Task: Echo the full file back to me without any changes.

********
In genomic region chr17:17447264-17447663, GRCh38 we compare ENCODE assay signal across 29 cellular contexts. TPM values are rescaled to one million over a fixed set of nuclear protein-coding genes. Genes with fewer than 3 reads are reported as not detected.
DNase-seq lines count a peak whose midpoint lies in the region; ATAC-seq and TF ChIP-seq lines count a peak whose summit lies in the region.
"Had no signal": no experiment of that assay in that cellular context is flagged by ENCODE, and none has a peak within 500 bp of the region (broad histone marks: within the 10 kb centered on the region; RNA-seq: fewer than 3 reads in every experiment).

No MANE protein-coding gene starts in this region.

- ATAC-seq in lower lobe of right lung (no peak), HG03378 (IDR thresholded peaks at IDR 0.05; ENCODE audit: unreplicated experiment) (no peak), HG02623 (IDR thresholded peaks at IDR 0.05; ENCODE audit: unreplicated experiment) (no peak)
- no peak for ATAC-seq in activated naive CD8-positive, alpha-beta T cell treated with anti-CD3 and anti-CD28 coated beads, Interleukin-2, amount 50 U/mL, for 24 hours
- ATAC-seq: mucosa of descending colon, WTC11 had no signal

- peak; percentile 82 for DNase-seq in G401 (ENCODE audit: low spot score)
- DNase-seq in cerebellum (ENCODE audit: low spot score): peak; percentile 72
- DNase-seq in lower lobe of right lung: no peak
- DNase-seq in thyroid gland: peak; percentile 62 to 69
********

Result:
In genomic region chr17:17447264-17447663, GRCh38 we compare ENCODE assay signal across 29 cellular contexts. TPM values are rescaled to one million over a fixed set of nuclear protein-coding genes. Genes with fewer than 3 reads are reported as not detected.
DNase-seq lines count a peak whose midpoint lies in the region; ATAC-seq and TF ChIP-seq lines count a peak whose summit lies in the region.
"Had no signal": no experiment of that assay in that cellular context is flagged by ENCODE, and none has a peak within 500 bp of the region (broad histone marks: within the 10 kb centered on the region; RNA-seq: fewer than 3 reads in every experiment).

No MANE protein-coding gene starts in this region.

- ATAC-seq in lower lobe of right lung (no peak), HG03378 (IDR thresholded peaks at IDR 0.05; ENCODE audit: unreplicated experiment) (no peak), HG02623 (IDR thresholded peaks at IDR 0.05; ENCODE audit: unreplicated experiment) (no peak)
- no peak for ATAC-seq in activated naive CD8-positive, alpha-beta T cell treated with anti-CD3 and anti-CD28 coated beads, Interleukin-2, amount 50 U/mL, for 24 hours
- ATAC-seq: mucosa of descending colon, WTC11 had no signal

- peak; percentile 82 for DNase-seq in G401 (ENCODE audit: low spot score)
- DNase-seq in cerebellum (ENCODE audit: low spot score): peak; percentile 72
- DNase-seq in lower lobe of right lung: no peak
- DNase-seq in thyroid gland: peak; percentile 62 to 69